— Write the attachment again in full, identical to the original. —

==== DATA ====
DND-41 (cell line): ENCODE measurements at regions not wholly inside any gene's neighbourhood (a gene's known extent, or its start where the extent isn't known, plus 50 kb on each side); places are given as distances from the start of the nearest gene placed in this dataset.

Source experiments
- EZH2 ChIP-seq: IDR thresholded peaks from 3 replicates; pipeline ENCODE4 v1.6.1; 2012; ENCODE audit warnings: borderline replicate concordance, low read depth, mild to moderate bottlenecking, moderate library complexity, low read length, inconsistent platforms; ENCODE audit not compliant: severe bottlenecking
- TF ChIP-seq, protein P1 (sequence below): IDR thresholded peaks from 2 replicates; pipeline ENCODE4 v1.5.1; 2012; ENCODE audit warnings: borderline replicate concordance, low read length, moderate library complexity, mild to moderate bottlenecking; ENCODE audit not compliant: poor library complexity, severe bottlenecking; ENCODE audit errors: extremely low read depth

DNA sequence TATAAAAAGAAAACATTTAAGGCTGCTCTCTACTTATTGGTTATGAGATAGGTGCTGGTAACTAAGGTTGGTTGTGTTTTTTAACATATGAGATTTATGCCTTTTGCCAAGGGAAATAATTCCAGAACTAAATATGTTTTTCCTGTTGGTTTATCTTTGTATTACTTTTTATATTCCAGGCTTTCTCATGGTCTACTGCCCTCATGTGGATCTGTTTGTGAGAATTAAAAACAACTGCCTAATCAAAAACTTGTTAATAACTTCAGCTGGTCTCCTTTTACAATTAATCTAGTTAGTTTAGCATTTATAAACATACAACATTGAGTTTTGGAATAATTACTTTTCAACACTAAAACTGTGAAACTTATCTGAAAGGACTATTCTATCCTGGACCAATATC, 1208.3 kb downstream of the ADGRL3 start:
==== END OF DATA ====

DND-41 (cell line): ENCODE measurements at regions not wholly inside any gene's neighbourhood (a gene's known extent, or its start where the extent isn't known, plus 50 kb on each side); places are given as distances from the start of the nearest gene placed in this dataset.

Source experiments
- EZH2 ChIP-seq: IDR thresholded peaks from 3 replicates; pipeline ENCODE4 v1.6.1; 2012; ENCODE audit warnings: borderline replicate concordance, low read depth, mild to moderate bottlenecking, moderate library complexity, low read length, inconsistent platforms; ENCODE audit not compliant: severe bottlenecking
- TF ChIP-seq, protein P1 (sequence below): IDR thresholded peaks from 2 replicates; pipeline ENCODE4 v1.5.1; 2012; ENCODE audit warnings: borderline replicate concordance, low read length, moderate library complexity, mild to moderate bottlenecking; ENCODE audit not compliant: poor library complexity, severe bottlenecking; ENCODE audit errors: extremely low read depth

DNA sequence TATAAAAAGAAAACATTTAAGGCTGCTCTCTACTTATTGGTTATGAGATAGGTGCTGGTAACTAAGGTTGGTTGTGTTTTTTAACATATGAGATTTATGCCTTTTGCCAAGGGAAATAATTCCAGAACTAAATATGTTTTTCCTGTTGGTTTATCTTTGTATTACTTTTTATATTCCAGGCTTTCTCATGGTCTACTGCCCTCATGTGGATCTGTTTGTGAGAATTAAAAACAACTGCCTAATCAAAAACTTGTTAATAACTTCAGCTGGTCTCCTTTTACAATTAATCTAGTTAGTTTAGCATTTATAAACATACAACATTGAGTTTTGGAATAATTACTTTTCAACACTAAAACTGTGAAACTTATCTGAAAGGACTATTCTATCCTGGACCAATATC, 1208.3 kb downstream of the ADGRL3 start: